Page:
Background and purpose: Recent observations in animal models show that ultra-high dose rate (“FLASH”) radiation treatment significantly reduces normal tissue toxicity maintaining an equivalent tumor control. The dependence of this “FLASH” effect on target oxygenation has led to the assumption that oxygen “depletion” could be its major driving force. Materials and Methods: In a bottom-up approach starting from the chemical track evolution of 1 MeV electrons in oxygenated water simulated with the TRAX-CHEM Monte Carlo code, we determine the oxygen consumption and radiolytic reactive oxygen species production following a short radiation pulse. Based on these values, the effective dose weighted by oxygen enhancement ratio (OER) or the in vitro cell survival under dynamic oxygen pressure is calculated and compared to that of conventional exposures, at constant OER. Results: We find an excellent agreement of our Monte Carlo predictions with the experimental value for radiolytic oxygen removal from oxygenated water. However, the application of the present model to published radiobiological experiment conditions shows that oxygen depletion can only have a negligible impact on radiosensitivity through oxygen enhancement, especially at typical experimental oxygenations where a FLASH effect has been observed. Conclusion: We show that the magnitude and dependence of the “oxygen depletion” hypothesis are not consistent with the observed biological effects of FLASH irradiation. While oxygenation plays an undoubted role in mediating the FLASH effect, we conclude that state-of-the-art radiation chemistry models do not support oxygen depletion and radiation-induced transient hypoxia as the main mechanism.

May oxygen depletion explain the FLASH effect? A chemical track structure analysis / Boscolo, D.; Scifoni, E.; Durante, M.; Kramer, M.; Fuss, M. C.. - In: RADIOTHERAPY AND ONCOLOGY. - ISSN 0167-8140. - 162:(2021), pp. 68-75. [10.1016/j.radonc.2021.06.031]

May oxygen depletion explain the FLASH effect? A chemical track structure analysis

Scifoni E.;
2021

Abstract

Background and purpose: Recent observations in animal models show that ultra-high dose rate (“FLASH”) radiation treatment significantly reduces normal tissue toxicity maintaining an equivalent tumor control. The dependence of this “FLASH” effect on target oxygenation has led to the assumption that oxygen “depletion” could be its major driving force. Materials and Methods: In a bottom-up approach starting from the chemical track evolution of 1 MeV electrons in oxygenated water simulated with the TRAX-CHEM Monte Carlo code, we determine the oxygen consumption and radiolytic reactive oxygen species production following a short radiation pulse. Based on these values, the effective dose weighted by oxygen enhancement ratio (OER) or the in vitro cell survival under dynamic oxygen pressure is calculated and compared to that of conventional exposures, at constant OER. Results: We find an excellent agreement of our Monte Carlo predictions with the experimental value for radiolytic oxygen removal from oxygenated water. However, the application of the present model to published radiobiological experiment conditions shows that oxygen depletion can only have a negligible impact on radiosensitivity through oxygen enhancement, especially at typical experimental oxygenations where a FLASH effect has been observed. Conclusion: We show that the magnitude and dependence of the “oxygen depletion” hypothesis are not consistent with the observed biological effects of FLASH irradiation. While oxygenation plays an undoubted role in mediating the FLASH effect, we conclude that state-of-the-art radiation chemistry models do not support oxygen depletion and radiation-induced transient hypoxia as the main mechanism.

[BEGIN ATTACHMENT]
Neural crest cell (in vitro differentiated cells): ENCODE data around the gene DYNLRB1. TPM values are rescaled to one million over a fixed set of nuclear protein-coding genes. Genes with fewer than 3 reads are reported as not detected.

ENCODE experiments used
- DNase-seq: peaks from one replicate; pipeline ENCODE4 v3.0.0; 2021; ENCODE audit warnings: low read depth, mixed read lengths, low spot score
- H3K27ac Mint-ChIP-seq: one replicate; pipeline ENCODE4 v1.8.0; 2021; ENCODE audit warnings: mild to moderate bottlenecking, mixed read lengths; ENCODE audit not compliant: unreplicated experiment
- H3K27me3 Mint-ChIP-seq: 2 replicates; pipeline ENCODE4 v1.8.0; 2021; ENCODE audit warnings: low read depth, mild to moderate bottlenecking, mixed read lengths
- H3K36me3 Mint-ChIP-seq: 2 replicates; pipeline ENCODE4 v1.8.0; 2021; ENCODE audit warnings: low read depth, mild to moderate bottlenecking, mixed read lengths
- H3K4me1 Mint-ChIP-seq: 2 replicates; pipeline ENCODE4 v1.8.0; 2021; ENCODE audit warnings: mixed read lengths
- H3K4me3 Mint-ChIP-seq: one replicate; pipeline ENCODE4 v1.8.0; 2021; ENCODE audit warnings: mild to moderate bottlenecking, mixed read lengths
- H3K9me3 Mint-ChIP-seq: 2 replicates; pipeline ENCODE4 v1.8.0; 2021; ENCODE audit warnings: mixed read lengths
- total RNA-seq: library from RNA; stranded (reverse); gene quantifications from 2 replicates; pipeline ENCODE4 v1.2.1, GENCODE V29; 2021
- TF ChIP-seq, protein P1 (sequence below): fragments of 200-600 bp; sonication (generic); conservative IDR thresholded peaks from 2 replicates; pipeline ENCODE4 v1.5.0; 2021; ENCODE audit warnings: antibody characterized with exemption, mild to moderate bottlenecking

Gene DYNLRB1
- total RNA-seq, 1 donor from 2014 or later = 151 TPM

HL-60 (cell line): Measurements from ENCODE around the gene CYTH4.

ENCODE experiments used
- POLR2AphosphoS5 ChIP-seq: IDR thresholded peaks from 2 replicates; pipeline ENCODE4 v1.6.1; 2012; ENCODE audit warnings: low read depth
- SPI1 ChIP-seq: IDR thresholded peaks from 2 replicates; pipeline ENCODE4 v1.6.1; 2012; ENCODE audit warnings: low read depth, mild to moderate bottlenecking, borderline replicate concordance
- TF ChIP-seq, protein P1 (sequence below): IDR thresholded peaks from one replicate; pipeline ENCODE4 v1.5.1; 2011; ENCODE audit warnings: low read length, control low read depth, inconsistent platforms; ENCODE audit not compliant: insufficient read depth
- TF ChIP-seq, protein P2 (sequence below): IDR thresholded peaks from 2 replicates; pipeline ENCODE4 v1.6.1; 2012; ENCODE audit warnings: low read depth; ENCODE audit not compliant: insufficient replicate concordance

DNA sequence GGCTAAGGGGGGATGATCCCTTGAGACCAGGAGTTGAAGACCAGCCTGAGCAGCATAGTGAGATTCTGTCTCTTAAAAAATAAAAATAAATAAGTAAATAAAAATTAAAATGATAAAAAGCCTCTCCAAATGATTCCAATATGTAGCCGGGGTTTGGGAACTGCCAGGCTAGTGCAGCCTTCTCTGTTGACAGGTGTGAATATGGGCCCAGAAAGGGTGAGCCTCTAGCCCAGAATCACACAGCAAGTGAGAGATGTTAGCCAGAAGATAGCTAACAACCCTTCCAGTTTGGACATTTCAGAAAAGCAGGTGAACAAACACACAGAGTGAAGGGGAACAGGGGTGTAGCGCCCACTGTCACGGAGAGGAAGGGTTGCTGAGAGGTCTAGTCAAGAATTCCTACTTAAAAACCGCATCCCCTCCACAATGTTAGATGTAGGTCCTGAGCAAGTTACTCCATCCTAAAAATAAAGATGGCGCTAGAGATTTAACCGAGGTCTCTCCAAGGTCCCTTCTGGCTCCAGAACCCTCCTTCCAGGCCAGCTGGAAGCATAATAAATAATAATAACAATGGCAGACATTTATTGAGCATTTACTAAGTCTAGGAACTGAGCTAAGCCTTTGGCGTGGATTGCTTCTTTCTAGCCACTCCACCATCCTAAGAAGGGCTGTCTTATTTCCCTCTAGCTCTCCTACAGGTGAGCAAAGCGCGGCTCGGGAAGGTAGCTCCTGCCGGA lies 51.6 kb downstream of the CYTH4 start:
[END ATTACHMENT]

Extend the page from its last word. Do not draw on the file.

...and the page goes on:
Boscolo, D.; Scifoni, E.; Durante, M.; Kramer, M.; Fuss, M. C.
May oxygen depletion explain the FLASH effect? A chemical track structure analysis / Boscolo, D.; Scifoni, E.; Durante, M.; Kramer, M.; Fuss, M. C.. - In: RADIOTHERAPY AND ONCOLOGY. - ISSN 0167-8140. - 162:(2021), pp. 68-75. [10.1016/j.radonc.2021.06.031]
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Utilizza questo identificativo per citare o creare un link a questo documento: https://hdl.handle.net/11572/342794
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